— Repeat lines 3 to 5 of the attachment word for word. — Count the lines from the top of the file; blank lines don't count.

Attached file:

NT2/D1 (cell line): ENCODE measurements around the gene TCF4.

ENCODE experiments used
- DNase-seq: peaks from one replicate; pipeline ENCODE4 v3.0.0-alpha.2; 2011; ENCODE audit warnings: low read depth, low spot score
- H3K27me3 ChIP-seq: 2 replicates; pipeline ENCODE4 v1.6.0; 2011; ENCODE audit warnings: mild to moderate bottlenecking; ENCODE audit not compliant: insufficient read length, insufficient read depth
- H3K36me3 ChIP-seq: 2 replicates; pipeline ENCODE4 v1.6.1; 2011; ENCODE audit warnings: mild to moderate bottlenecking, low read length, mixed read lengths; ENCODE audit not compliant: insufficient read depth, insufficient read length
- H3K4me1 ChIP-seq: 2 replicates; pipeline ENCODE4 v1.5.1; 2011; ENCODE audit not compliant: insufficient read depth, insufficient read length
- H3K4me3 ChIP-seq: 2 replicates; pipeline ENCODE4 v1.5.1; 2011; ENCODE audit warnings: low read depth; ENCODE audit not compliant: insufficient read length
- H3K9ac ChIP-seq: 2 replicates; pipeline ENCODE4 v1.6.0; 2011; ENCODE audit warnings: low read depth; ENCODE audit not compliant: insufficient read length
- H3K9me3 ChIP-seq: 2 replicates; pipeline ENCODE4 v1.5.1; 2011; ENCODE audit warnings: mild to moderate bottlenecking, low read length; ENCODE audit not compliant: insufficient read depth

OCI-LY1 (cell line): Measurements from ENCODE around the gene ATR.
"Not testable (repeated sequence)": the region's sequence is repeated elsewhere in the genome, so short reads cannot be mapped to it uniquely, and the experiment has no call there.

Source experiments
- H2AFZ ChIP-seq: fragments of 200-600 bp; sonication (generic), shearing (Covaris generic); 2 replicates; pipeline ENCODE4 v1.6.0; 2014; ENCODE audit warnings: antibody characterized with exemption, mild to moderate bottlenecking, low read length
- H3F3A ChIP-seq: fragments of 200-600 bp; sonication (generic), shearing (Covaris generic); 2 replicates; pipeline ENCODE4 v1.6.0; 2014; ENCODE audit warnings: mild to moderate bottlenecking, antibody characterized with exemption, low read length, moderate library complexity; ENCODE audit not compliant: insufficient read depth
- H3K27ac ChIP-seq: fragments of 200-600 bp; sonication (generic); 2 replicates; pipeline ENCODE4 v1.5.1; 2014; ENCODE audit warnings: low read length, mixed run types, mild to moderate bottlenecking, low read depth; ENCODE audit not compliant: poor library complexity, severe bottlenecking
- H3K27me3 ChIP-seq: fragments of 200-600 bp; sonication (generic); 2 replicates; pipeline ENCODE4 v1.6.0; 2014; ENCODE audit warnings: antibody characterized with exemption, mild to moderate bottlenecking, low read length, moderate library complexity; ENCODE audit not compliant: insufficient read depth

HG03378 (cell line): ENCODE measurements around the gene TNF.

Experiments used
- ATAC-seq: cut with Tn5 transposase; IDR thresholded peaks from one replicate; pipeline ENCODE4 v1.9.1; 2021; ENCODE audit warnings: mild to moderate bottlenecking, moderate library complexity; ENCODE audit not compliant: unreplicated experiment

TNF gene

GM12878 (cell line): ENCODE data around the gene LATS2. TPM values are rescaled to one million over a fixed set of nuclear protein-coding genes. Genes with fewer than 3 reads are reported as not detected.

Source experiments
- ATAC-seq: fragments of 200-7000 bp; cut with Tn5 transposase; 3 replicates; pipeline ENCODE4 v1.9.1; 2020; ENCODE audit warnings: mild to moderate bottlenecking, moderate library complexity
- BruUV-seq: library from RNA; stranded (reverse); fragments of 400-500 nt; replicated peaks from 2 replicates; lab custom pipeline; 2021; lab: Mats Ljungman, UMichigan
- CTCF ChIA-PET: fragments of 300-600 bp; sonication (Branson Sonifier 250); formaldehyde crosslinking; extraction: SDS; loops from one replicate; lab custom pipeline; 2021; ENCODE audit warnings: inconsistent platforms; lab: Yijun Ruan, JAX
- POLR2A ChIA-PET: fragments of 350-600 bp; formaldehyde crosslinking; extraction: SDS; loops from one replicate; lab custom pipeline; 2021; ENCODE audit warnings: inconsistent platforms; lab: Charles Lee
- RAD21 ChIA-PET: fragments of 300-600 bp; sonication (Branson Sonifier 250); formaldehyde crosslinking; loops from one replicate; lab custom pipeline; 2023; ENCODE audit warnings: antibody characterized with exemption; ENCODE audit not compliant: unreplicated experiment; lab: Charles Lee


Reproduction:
- DNase-seq: peaks from one replicate; pipeline ENCODE4 v3.0.0-alpha.2; 2011; ENCODE audit warnings: low read depth, low spot score
- H3K27me3 ChIP-seq: 2 replicates; pipeline ENCODE4 v1.6.0; 2011; ENCODE audit warnings: mild to moderate bottlenecking; ENCODE audit not compliant: insufficient read length, insufficient read depth
- H3K36me3 ChIP-seq: 2 replicates; pipeline ENCODE4 v1.6.1; 2011; ENCODE audit warnings: mild to moderate bottlenecking, low read length, mixed read lengths; ENCODE audit not compliant: insufficient read depth, insufficient read length